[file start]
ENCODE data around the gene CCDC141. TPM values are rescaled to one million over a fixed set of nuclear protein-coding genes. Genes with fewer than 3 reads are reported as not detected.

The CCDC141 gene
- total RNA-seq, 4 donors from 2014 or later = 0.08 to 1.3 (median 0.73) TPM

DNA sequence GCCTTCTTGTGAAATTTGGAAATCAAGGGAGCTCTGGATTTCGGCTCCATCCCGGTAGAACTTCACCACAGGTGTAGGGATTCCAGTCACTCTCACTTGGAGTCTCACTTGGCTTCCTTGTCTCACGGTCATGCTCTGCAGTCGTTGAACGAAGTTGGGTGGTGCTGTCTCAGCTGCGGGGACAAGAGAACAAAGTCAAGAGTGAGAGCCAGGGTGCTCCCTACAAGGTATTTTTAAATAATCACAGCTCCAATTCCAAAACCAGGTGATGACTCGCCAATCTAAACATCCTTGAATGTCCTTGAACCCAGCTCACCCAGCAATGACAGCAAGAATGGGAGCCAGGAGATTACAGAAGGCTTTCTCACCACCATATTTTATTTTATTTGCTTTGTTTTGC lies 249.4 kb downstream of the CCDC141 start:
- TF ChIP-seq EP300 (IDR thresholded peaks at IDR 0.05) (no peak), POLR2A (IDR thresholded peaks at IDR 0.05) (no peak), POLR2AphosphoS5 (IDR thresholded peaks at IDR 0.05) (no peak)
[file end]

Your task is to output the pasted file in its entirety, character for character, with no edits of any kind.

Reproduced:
ENCODE data around the gene CCDC141. TPM values are rescaled to one million over a fixed set of nuclear protein-coding genes. Genes with fewer than 3 reads are reported as not detected.

The CCDC141 gene
- total RNA-seq, 4 donors from 2014 or later = 0.08 to 1.3 (median 0.73) TPM

DNA sequence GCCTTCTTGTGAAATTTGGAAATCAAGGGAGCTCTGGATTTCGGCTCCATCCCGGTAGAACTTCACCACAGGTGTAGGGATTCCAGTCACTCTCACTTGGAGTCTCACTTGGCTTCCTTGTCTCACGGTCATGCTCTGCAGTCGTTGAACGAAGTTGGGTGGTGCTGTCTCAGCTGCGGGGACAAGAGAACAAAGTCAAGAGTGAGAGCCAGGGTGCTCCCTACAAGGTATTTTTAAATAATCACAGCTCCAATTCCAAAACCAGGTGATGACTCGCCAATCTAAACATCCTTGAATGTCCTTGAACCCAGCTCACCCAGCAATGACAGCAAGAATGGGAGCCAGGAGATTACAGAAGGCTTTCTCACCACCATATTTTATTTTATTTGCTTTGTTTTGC lies 249.4 kb downstream of the CCDC141 start:
- TF ChIP-seq EP300 (IDR thresholded peaks at IDR 0.05) (no peak), POLR2A (IDR thresholded peaks at IDR 0.05) (no peak), POLR2AphosphoS5 (IDR thresholded peaks at IDR 0.05) (no peak)